‘Hide and Seek’, is the excellent new song from Leeds Indie folk duo Sunflower Thieves.
Debut single ‘Two Halves’ was a mellow introduction to their work, with a meditative verse giving way to the catchy chorus featuring their spot-on harmony vocals. Follow-up ‘Heavy Weight’ had a distinct melancholy threading through the descending chord sequence and carefully crafted melody and meditative lyrics ‘….what would you do if all the streetlights burned out?…’ resolving into ‘….restlessly waiting for a train….to take away your heavy weight…’.
The band perform live with just acoustic guitar and their luminous vocals but this new track allows other instruments and extra voices to drift in and out, adding subtle multi-layers to the mix. The overall effect is laid back, atmospheric and as summery a sound as you could want. It is a warm and comfortable lyric, evoking reminiscence of younger, less complicated days ‘…..falling asleep in the back of your car… hoping you’ll carry me up to my room…’ , feelings so good that ‘….I don’t want this to end…’.
It is definitely a track to fully immerse yourself in.
This is their third single and you can find other high-quality tracks on YouTube and various radio shows too if you do some searching…
Combining elements of art and math rock the debut single from indie supergroup GodNo! (featuring members of Grawl!x, Pet Crow, Cable, Merrick’s Tusk) was the dissonant ‘Unholy Water’ with its tight, spiky anger loping between a main riff of two chords underneath a sinister double vocal describing the psychoactive effects of alcohol. The satisfying total onslaught sounded like it could fit into an electric version of Brecht/Weill’s ahead-of-their times 1930s theatre songs.
The new track ‘Hulk’ begins slightly lighter, with just drums and sparse guitar before a raw bass joins the party. This instrumental power frames an excellent disconnected vocal from Shelley Jane, with a gradually building level of intensity and tension ‘…. when what I get is the minimum that I expect….’ soon exploding into the searing guitar-led sensational chorus ‘…and being nice won’t save you….my strength is growing all the time…‘.
There are a couple of short instrumental bars but the rhythm guitar continues unrelentingly as the vocal phrases become more dominant, brittle and in the end unhinged ‘…I don’t say sorry for what I do…. I could be nice this is the choice….’ before a final link into the dark but catchy chorus.
This duo of blistering singles should be joined by more releases later this year…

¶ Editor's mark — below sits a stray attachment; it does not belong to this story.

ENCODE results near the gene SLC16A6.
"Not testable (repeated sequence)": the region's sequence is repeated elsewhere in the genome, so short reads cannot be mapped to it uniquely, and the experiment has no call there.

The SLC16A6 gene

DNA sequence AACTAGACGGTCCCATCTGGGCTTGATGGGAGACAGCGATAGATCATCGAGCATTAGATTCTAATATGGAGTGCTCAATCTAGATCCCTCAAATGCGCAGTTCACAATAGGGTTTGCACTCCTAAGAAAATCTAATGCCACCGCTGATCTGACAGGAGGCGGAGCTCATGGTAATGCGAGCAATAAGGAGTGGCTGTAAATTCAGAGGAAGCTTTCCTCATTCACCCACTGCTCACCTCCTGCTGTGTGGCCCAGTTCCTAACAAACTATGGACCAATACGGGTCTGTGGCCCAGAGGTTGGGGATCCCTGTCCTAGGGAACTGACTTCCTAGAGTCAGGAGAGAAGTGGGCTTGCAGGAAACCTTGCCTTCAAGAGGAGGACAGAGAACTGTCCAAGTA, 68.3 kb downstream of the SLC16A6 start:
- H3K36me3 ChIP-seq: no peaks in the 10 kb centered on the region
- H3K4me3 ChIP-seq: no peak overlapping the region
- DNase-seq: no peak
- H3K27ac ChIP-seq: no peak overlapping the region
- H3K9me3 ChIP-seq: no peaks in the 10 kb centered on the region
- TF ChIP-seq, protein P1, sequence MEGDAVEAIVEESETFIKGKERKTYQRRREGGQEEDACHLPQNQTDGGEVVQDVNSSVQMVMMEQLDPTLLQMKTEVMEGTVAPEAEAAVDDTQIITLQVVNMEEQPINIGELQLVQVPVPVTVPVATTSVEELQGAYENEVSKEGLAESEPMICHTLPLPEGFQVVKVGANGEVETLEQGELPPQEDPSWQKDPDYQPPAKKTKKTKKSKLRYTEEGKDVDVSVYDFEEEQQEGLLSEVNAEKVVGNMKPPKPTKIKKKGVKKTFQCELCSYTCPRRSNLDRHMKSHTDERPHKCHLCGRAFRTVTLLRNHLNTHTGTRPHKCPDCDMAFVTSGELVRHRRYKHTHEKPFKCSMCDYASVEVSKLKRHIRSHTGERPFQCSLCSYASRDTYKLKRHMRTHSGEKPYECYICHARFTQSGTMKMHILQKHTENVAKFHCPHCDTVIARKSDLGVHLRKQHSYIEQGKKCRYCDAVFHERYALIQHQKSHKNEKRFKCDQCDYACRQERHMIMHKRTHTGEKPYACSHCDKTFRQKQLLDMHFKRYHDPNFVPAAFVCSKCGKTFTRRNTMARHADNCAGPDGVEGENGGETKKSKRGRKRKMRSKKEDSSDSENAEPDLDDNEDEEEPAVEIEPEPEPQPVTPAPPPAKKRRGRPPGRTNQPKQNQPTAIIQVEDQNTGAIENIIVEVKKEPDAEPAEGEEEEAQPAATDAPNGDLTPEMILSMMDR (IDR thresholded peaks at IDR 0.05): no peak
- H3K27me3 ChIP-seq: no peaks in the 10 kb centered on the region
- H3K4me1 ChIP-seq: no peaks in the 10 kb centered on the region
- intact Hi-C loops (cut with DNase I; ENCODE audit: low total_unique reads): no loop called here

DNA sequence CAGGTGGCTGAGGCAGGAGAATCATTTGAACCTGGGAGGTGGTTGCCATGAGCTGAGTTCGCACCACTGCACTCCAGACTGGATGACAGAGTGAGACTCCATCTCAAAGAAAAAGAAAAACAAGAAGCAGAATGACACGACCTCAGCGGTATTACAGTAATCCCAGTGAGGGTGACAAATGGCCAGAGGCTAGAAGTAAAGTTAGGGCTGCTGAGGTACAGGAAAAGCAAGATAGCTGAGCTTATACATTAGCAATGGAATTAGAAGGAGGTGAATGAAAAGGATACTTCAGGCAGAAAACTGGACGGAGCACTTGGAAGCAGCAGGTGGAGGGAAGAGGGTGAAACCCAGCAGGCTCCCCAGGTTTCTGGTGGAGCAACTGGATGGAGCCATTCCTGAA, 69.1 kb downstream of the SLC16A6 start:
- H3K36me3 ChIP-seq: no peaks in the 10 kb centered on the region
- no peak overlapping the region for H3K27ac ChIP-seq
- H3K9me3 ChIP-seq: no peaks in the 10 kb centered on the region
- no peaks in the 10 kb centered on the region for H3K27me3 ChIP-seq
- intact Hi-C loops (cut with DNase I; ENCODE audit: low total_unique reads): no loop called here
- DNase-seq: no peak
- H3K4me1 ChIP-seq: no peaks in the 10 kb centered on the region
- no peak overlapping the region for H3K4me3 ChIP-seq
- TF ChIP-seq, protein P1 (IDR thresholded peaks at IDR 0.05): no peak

An excellent new single from powerpunk quartet Fightmilk, a preview of their much-anticipated second album, currently being recorded for release later this year on eclectic popsters haven Reckless Yes Records.
As on lead singer Lily’s recent solo EP (as ‘Captain Handsome’) there is a melancholy weaving through the lyric ‘…you said one day you’d fly me to the moon…these days you just make sad songs in your room…’.
Like many of the Fightmilk tracks there are cultural references to mull over and enjoy ‘….watching Interstellar didn’t make it better….reading Carl Sagan, looking kind of vacant….’ as well as a rare namecheck for ‘background radiation’ in a pop song.
The space theme is an apt metaphor for regret and disappointment (see Billy Bragg’s ‘The Space Race is Over’, ‘Jupiter Crash’ by the Cure, ‘Rocketman’ etc etc) but this new track manages to simultaneously embrace those feelings and take a different direction, as well as including a title that is possibly the longest in the history of this genre (beating Klaatu/The Carpenters ‘Calling Occupants Of Interplanetary Craft’….).
It is a thoughtful but sharp lyric, well-delivered by Lily over rich ever-changing music with otherworldly guitar shimmers and a thumping bass and drums in the chorus. A short instrumental break has an ascending wall of distortion like Apollo 11 taking off, before the music calms down and celestial harmony is restored…
Creative indie experimenters Tape Runs Out release an excellent new EP, a companion piece to last year’s ‘Talking Through The Walls’.
The Cambridge-based septet have an armoury of sonic flavours they can employ, but can still play more conventional synth-rock as on opening track ‘Train Toy’. A waterfall of random sounds gives way to a stunning bass-driven chord progression; over this lushness a partly disembodied voice weaves strange, paranoid imagery. The instruments come and go (especially a roaring guitar sliding up and down octaves) over a spectacular, relentless but soothing six minutes.
A bit like an epic song by The War On Drugs, or a journey travelling on water, it takes the time to do what needs to be done.
‘Anklebone’ is a much shorter psychedelic interlude, but like the following track ‘Children Will Dance’ there is a pulsing power produced by this talented ensemble.
‘Into The Sea’ is built around an urgent guitar figure (or is it the hammered dulcimer that they use later in the track?), tempered by some rich synths and violin. There is a melancholy in the lyrics on this pivotal song, ‘…maybe I’m optimistic…or maybe I’m sleepwalking into a fire…’
A repeating bass note beneath a treated violin heralds baroque chants and progressive rock moodiness in ‘Even Colours Follow The Rule’ then finale ‘Flowers’ is a calming meditation to bring this generous (twenty-six minutes) and accomplished EP to a satisfying conclusion.